During our brief stopover at Grand Teton National Park, Jen and I were in awe of the immaculate visitors center and how much it paid homage to the likes of Franklin Roosevelt, John D. Rockefeller, and prolific outdoor photographer Ansel Adams. Conservation efforts are documented and there is an extensive history that you can read about that pertains to how the park area came to be preserved. I'm not even that much into history, but I'd highly recommend stopping there if you're ever in the Yellowstone/Teton area of Wyoming.
In any case, I was dazzled by the spectacular images on display, and just had to figure out what a good one might be to take on my own.
Jen and I spent an entire day driving around the park, exploring areas and looking for unique points of view that offered something majestic and interesting for capturing as a photograph. After scouting all day and looking at the map, we decided on a location that we had stopped at around midday. We didn't realize it at the time, but upon closer inspection of our map it became obvious that it was an Ansel Adams historical site, because he had taken one of his iconic photographs in that very same spot. This is the image he took, in 1942:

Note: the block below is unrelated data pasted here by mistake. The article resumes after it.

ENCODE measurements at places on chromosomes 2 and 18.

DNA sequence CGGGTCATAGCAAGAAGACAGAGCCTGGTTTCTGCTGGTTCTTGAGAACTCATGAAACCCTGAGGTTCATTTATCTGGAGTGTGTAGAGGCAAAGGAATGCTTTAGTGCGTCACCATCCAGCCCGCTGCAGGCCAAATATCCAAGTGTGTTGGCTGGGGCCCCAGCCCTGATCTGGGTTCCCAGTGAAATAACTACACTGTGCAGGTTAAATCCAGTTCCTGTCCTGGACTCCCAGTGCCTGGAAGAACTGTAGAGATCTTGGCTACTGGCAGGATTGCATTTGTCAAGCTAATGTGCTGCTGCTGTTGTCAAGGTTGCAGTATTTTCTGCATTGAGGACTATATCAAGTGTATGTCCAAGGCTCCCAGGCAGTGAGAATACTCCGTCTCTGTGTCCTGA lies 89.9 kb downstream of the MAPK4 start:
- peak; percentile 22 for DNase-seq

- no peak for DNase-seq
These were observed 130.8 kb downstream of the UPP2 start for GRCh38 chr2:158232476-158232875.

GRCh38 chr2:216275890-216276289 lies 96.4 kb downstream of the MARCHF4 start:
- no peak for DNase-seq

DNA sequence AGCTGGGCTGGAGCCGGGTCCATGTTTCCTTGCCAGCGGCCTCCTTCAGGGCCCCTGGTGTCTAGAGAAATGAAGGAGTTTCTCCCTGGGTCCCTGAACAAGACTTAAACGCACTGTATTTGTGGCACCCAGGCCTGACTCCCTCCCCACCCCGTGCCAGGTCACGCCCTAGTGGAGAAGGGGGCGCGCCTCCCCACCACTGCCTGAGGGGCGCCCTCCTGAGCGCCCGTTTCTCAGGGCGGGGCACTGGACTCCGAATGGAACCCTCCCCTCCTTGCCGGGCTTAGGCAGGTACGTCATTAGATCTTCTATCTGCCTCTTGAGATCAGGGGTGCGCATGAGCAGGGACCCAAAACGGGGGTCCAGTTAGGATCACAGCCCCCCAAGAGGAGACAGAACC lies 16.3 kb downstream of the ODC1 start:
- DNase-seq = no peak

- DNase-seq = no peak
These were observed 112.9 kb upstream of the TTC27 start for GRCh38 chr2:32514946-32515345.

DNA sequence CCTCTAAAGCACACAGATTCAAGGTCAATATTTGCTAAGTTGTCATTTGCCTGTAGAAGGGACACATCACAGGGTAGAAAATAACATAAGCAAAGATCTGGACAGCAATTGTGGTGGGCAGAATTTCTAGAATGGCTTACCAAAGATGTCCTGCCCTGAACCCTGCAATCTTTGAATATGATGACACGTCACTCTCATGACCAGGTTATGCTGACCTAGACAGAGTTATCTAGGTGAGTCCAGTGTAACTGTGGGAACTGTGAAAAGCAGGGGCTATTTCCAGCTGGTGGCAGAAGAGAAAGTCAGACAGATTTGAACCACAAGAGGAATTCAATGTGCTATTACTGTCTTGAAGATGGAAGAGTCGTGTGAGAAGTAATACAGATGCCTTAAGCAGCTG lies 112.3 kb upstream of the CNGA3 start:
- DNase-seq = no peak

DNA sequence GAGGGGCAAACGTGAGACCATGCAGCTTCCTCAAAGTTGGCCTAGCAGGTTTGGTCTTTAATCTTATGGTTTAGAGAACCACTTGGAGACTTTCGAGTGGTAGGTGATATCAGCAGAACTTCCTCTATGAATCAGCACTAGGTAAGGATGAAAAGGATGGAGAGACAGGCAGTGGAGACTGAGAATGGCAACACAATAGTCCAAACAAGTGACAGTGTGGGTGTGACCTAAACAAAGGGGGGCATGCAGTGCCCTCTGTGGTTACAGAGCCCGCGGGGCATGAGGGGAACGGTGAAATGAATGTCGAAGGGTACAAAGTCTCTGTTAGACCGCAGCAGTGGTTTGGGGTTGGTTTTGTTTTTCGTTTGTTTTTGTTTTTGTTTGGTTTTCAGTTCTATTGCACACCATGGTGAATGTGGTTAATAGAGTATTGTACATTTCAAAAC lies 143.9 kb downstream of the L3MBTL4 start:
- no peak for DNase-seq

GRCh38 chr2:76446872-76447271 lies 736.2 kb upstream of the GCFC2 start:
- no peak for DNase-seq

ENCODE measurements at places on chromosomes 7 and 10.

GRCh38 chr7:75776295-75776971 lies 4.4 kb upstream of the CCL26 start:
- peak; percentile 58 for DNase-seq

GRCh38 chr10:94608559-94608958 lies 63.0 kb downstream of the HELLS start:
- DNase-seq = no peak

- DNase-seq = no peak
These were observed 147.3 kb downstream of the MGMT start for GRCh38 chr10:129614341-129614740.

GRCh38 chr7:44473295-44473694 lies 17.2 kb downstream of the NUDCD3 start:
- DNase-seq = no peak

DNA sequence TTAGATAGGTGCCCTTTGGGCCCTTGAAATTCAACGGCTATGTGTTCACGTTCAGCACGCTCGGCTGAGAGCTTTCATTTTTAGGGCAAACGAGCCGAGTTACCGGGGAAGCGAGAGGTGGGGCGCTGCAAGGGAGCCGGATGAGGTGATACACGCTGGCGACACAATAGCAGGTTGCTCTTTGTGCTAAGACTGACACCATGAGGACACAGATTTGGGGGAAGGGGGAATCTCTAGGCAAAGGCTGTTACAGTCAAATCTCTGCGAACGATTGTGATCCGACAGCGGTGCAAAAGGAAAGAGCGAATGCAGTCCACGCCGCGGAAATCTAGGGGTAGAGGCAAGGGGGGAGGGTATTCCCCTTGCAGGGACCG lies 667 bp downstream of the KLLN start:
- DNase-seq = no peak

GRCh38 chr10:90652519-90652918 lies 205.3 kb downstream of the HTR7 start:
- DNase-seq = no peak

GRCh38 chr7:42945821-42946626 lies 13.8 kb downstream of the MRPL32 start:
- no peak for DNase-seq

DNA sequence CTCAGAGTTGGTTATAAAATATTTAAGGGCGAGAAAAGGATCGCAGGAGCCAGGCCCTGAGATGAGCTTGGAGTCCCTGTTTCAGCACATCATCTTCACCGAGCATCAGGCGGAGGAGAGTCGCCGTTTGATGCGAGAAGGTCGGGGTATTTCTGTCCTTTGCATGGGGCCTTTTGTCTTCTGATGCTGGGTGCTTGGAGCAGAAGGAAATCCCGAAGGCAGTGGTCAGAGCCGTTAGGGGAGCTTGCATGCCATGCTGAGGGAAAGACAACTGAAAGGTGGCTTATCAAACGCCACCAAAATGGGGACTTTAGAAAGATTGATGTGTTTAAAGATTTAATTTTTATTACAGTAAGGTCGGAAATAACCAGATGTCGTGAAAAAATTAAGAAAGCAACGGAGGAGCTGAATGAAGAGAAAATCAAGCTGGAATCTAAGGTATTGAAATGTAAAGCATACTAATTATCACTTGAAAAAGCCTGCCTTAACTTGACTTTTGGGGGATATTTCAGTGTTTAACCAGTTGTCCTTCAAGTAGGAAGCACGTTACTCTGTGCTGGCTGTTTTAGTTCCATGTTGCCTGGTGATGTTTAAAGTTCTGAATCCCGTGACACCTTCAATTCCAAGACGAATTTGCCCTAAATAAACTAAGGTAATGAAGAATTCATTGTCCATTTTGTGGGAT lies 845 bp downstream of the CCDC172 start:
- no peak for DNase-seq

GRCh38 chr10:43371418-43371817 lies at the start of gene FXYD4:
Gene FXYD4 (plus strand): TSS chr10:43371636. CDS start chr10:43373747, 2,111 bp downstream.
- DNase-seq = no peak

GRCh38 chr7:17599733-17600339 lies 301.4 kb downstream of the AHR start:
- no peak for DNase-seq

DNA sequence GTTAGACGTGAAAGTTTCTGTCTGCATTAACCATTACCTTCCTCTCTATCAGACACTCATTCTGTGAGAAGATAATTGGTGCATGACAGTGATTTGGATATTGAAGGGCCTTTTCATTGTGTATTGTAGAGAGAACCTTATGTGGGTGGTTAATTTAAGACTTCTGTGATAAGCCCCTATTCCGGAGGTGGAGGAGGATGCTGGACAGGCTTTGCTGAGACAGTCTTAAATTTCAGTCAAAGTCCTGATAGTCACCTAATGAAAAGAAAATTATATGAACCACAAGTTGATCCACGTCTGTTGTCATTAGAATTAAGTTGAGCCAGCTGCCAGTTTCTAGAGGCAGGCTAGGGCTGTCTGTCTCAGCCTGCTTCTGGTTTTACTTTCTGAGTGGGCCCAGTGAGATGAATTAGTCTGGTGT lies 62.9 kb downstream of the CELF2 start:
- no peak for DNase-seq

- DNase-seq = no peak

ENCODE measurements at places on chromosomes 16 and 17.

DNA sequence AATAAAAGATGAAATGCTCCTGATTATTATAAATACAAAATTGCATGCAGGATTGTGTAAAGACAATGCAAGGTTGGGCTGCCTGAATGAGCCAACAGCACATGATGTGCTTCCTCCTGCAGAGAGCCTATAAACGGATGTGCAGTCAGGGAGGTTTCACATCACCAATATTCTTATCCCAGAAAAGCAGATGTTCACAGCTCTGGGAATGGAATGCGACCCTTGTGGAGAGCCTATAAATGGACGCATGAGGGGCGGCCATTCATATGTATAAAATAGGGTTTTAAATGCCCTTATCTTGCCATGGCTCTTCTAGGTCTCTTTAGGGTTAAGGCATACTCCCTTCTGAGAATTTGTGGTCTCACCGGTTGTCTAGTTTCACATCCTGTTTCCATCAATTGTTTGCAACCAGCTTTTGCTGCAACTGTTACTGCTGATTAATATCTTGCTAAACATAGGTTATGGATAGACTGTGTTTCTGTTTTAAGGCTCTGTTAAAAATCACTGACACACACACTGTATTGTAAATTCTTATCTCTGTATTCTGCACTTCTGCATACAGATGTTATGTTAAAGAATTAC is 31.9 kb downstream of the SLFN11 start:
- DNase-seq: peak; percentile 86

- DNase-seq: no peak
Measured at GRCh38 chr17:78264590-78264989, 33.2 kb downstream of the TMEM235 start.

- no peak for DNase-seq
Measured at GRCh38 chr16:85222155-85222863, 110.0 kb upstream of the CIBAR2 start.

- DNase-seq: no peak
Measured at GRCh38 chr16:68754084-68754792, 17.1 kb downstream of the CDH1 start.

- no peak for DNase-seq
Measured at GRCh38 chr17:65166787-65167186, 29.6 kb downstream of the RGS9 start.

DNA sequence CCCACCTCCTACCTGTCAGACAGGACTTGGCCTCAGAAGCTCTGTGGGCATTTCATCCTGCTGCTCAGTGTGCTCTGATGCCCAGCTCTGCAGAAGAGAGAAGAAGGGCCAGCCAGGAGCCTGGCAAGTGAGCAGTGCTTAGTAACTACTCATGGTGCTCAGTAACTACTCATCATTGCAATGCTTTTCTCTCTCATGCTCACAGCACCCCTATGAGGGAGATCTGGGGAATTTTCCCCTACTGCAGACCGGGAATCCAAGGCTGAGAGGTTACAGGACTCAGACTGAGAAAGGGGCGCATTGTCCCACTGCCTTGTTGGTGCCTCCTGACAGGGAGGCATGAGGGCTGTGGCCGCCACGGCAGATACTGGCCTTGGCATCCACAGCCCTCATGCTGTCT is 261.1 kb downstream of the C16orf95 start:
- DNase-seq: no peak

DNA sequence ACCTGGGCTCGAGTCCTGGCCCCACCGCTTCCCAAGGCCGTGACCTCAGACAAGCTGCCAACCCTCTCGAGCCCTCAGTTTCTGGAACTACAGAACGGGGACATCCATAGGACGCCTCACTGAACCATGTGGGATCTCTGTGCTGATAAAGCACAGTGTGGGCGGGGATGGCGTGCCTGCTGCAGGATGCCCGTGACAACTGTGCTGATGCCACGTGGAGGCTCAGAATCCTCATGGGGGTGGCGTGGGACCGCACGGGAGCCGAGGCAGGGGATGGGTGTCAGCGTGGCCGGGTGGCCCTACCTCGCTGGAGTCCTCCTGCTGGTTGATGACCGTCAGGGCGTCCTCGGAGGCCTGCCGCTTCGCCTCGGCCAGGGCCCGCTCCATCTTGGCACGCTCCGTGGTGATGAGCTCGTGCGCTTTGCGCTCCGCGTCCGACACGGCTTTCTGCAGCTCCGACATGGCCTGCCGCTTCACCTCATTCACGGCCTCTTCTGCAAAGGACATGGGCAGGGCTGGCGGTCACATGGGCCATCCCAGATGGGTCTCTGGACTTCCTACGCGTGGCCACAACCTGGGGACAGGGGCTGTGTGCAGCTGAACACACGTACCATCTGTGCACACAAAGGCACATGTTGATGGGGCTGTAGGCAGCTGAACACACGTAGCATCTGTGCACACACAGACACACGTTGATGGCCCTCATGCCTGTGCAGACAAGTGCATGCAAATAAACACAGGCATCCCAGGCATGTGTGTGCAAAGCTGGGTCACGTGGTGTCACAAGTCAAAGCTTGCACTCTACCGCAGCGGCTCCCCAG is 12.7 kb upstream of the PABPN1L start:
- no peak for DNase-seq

So, in August of 2015, over fifty years later, I found myself in a very similar spot, looking to craft an image. There's no comparison here, but I consider it to be a tribute to a great visual artist and an interesting example of change in terrain over time. Here is my shot:
No epic clouds for me, but what really stood out in my eyes was how hidden the Snake River was. The trees have had over fifty years to grow, but it also appears that the water level is quite a bit lower. With much less snow to be found on the Teton Range (I shot this in the summer) it's possible that Ansel's image was shot in the spring, where more snow would be expected to be seen, but also melt water could have made the river look more full.